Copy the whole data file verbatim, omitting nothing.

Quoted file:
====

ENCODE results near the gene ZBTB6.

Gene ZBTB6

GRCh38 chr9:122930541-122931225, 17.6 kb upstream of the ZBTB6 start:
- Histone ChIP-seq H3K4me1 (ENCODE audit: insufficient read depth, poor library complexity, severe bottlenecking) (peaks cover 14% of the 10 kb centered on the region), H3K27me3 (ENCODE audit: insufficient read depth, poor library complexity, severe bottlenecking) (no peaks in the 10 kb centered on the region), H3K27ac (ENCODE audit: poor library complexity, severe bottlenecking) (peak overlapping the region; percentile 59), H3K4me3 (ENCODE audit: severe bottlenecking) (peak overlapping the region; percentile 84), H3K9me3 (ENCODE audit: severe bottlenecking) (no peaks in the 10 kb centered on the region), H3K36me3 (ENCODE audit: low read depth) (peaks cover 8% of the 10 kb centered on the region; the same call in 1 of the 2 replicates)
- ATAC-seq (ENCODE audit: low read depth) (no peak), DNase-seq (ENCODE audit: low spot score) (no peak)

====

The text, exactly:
ENCODE results near the gene ZBTB6.

Gene ZBTB6

GRCh38 chr9:122930541-122931225, 17.6 kb upstream of the ZBTB6 start:
- Histone ChIP-seq H3K4me1 (ENCODE audit: insufficient read depth, poor library complexity, severe bottlenecking) (peaks cover 14% of the 10 kb centered on the region), H3K27me3 (ENCODE audit: insufficient read depth, poor library complexity, severe bottlenecking) (no peaks in the 10 kb centered on the region), H3K27ac (ENCODE audit: poor library complexity, severe bottlenecking) (peak overlapping the region; percentile 59), H3K4me3 (ENCODE audit: severe bottlenecking) (peak overlapping the region; percentile 84), H3K9me3 (ENCODE audit: severe bottlenecking) (no peaks in the 10 kb centered on the region), H3K36me3 (ENCODE audit: low read depth) (peaks cover 8% of the 10 kb centered on the region; the same call in 1 of the 2 replicates)
- ATAC-seq (ENCODE audit: low read depth) (no peak), DNase-seq (ENCODE audit: low spot score) (no peak)